If I’m going to succeed at writing, I need to change the rules of the game.
The Rules and the Principles
The game is to make money. Enough money to achieve financial freedom for myself and my family. To win at this game I need a business. To figure out my business model, I need to start with strengths and weaknesses. In the plus column, I have the following:
- Pulp Speed: facilitate rapid release
- Higher quality of writing than the average indie writer
- Intimately familiar with various SFF and thriller genres: able to write to market in these genres
- In-depth knowledge of violence and combat: supports action and adventure stories
- Connections to other authors and influencers
- Creativity: able to place a fresh spin on old tropes
- Ability to bridge cultures, peoples, genres
- Geoarbitrage: USD earnings are worth more than SGD equivalent
On the minus side, I have these limitations:
- Lack of funds
- Small and inactive mailing list
- Lack of experience with advertising and marketing
- Lack of time to focus on backend stuff
- Geoarbitrage: USD costs are far higher than SGD equivalent
A lot of these issues can be solved by the simple expedient of having more money. Money buys the ability to attract more people, and the time I need to build my brand.
A situation analysis would include an assessment of opportunities and threats as well. I’ve described the threats above. As for opportunities:
- Indie publishing is still more financially rewarding than tradpub contracts, especially in Singapore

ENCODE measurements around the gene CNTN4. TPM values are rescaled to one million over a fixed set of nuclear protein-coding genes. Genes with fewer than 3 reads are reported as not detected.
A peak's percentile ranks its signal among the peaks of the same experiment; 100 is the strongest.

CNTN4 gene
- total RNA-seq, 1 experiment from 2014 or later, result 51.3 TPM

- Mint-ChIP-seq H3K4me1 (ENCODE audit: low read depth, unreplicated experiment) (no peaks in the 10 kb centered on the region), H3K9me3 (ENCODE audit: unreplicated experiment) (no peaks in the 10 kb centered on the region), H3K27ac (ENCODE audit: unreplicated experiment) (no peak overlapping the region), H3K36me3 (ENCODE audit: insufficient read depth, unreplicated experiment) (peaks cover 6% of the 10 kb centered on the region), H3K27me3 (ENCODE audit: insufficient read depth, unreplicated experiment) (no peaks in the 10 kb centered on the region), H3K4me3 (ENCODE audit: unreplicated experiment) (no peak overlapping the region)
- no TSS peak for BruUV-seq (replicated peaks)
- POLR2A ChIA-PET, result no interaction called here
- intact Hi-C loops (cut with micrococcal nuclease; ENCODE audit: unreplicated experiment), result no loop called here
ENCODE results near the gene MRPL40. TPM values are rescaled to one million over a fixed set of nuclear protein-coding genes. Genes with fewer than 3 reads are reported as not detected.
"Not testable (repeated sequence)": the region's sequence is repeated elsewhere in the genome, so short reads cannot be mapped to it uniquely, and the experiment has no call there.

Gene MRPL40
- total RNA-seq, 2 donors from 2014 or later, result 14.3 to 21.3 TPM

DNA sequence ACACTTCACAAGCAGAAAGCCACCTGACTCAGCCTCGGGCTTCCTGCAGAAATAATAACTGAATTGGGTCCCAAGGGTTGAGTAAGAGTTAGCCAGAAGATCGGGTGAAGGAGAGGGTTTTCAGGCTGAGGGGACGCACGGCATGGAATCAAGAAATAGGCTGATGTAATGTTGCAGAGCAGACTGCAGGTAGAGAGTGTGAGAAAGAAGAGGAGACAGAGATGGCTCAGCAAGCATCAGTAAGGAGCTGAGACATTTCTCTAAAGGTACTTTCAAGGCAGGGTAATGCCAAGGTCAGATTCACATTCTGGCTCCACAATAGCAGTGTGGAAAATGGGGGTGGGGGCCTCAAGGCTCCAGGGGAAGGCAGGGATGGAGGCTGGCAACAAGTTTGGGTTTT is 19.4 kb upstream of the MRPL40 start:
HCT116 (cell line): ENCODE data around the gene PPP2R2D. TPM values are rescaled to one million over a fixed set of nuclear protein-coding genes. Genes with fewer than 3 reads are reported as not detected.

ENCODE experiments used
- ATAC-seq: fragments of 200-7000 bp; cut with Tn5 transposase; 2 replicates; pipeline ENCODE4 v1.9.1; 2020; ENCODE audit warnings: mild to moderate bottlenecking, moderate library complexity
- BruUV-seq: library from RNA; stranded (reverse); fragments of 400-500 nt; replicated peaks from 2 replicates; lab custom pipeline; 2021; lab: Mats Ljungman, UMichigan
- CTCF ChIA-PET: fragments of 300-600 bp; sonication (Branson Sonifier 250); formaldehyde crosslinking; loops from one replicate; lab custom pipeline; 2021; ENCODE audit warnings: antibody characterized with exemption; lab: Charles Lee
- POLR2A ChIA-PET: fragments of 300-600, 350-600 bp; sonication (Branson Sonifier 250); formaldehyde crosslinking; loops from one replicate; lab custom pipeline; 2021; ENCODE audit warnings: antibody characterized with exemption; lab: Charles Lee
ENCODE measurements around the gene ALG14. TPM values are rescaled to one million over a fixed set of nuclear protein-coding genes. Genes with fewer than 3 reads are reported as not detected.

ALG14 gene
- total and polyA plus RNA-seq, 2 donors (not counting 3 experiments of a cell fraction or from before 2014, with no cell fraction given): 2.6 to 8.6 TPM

- Ability to write in several hot genres, to adapt writing to those genres
- Current publishing environment favours pulp speed and profligacy
- Current Internet environment favours the use of social media
- Rise of other distribution platforms
Making money is simple. Leverage your strengths to capitalise on opportunities, shore up weaknesses, and minimise exposure to threats.
To do this, you need to obey the following principles:
- Do not lose money. It is far harder to recover from loss than it is to make more money.
- Asymmetric advantage. Identify and exploit opportunities that allow you to make outsized gains for minimal costs.
- Value. Always seek to deliver value to your audience.
- Growth. Always seek to grow your skills, audience, product catalogue, etc. in line with the above principles.
- Compound effects and funnels. Create positive compound effects through careful curation and develop of portfolios and backlists
- Be unlimited. Never place limits on your own abilities and growth.
Armed with knowledge and principles, I can outline my business model for the future.
Crowdfunding will continue to be a huge component of my publishing strategy. I am not in a position where I can confidently plunk down thousands of dollars on book publishing. If I did that, I’d only be able to publish perhaps once or twice a year — or I’d have to compromise the quality of my cover and formatting.
The allure of crowdfunding is that if successful, it satisfies the first rule of wealth: do not lose money. By starting a publishing run in the black, I have far more options available to me than if I started in the red.